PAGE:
Expert Insight

Green Roof 101: Components

Green Roof systems appear complicated due to the number of roofing components used in the roof. However, the roof is really divided into two parts: a protected membrane type roof and the “vegetative” portion above it.

Green Roof systems appear complicated due to the number of roofing components used in the roof. However, the roof is really divided into two parts: a protected membrane type roof and the “vegetative” portion above it.

Protected membrane roof components:

  • First there is a deck; if it’s a concrete deck, a primer will have to be applied for the membrane to stick.
  • Generally there is a membrane fluid applied to the deck. Many manufacturers recommend fluid applied hot rubberized asphalt, but that isn’t the only option.
  • After one layer of fluid applied is adhered, a reinforcing fabric is put down and a second layer of fluid applied is put on top. This second layer in a hot applied system will melt part of the first layer and laminate the reinforcement in the system. Some manufacturers say this reinforcement is optional, but it is highly recommended to protect against failure.
  • After the membrane is dry, a water resistant insulation board is put on top of the membrane. If the project calls for a protected membrane roof, this insulation board would have to be ballasted (have weight on top of it) to prevent blow off.
  • In the green roof example, the vegetative portion of the roof is a large portion of the ballast.
  • Also, for a green roof, a root blocking fabric is put on top of the membrane before the insulation is placed down. This is to stop any roots that manage to get through all of the other components of the vegetative system from boring into the membrane.

Vegetative roof components:

  • Ballast: There are two types of ballast that make up the walkways and perimeters of the vegetative roof. Ballast is needed at the perimeters primarily because wind conditions are more intense at the edges of a roof and plants will not be able to grow there. Ballast can be either pavers or gravel; however, in areas prone to high winds, gravel is not recommended, as it has the potential to create several small projectiles in a storm event.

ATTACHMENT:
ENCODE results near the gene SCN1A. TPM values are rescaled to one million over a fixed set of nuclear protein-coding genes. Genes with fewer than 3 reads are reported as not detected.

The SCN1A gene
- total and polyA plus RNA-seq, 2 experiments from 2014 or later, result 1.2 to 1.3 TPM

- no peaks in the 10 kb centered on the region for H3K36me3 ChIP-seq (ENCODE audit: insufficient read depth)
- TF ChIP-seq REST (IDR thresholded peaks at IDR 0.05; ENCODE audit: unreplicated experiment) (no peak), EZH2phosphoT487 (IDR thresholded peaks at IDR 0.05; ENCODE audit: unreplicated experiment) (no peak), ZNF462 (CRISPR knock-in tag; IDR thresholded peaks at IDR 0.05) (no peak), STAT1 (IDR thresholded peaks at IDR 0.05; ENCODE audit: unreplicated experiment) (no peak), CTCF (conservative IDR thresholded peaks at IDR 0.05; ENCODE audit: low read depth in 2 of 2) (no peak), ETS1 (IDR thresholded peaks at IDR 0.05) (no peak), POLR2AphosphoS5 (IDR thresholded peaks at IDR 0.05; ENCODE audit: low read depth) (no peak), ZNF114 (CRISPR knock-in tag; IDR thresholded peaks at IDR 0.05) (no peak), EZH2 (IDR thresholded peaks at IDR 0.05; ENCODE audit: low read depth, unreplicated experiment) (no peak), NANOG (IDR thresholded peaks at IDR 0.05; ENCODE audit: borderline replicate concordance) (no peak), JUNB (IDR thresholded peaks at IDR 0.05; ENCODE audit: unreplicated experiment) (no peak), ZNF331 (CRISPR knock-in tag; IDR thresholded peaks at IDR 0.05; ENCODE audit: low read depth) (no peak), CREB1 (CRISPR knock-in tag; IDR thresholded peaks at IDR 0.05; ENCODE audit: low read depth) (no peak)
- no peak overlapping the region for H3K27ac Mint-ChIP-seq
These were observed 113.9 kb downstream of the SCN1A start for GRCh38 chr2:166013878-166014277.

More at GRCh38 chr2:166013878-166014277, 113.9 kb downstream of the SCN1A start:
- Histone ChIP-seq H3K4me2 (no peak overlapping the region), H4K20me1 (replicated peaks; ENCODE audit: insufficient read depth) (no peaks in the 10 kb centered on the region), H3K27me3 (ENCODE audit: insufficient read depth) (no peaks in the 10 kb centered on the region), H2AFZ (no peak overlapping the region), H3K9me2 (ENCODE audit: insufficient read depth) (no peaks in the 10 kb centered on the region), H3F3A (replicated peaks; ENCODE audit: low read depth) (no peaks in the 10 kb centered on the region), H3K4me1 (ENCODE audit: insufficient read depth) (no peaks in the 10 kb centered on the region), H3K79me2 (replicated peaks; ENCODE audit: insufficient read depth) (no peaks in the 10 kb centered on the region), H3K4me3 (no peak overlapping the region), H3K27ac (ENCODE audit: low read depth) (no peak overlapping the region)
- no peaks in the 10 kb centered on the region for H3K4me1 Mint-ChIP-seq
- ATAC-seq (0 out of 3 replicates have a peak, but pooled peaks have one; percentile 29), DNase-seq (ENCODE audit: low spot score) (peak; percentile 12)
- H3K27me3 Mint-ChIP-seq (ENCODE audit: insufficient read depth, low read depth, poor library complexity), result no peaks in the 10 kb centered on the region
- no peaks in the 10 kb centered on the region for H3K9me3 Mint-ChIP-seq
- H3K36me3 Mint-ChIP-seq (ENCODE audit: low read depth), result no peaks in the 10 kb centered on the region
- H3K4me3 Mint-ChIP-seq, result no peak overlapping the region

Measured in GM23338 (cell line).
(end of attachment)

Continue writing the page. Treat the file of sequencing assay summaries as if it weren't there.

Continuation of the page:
• Edging: Regardless of type of ballast, a metal edge is put down at the transition from ballast to growing areas.
  • Drainage Panels: these panels kind of look like egg cartons. They have a few purposes. They can be filled with lightweight aggregate to add more ballast to the roof, they hold excess water that the plants don’t use right away but could use in the drier times between rain events, and they allow excess water that cannot be held in the cups to drain away in large rain events.
  • Filter fabric: this fabric filters the water coming out from above to prevent dirt from being washed away in large rain events.
  • Growth media: this is the “dirt”. It’s really not dirt, but a mix of different material that has been tested to support this type of installation. The thickness of growth media is dependent on region and plant type. An “extensive” roof has between 4-6” thick growth media and can hold small plants that will probably not grow more than 8” tall. An “intensive” roof has much thicker media and can hold larger plants.
  • Plants: manufacturers have pre-prepared lists of available plants per city and/or region. While it is possible to go outside of these prepared lists, it is not recommended because the lists are full of plants that are able to withstand the abuse that a roof garden is subjected to in that region and are more or less proven to thrive and expand to cover the roof within a couple of years. Most plants are in the sedum and succulent categories.
    • There are several ways that these plants can be provided: mats, plugs, and cuttings. In high wind regions, plugs are highly recommended. The mats currently on the market are not developed for the particular issues that we face in the South (tropical winds, higher temperatures, etc.), and cuttings are not recommended for high wind. This means that at installation the roof will probably look quite bare, and it is important to include a “coverage and thrive warranty” with the other warranties in the roof system.

Green roofs do not need to be confusing, even though there are a lot of individual components. At its most basic, it is a protected membrane roof with walkways and planting over top of it.

For Part 1 of this green roof series, “Green Roof: Pros and Cons”, click here.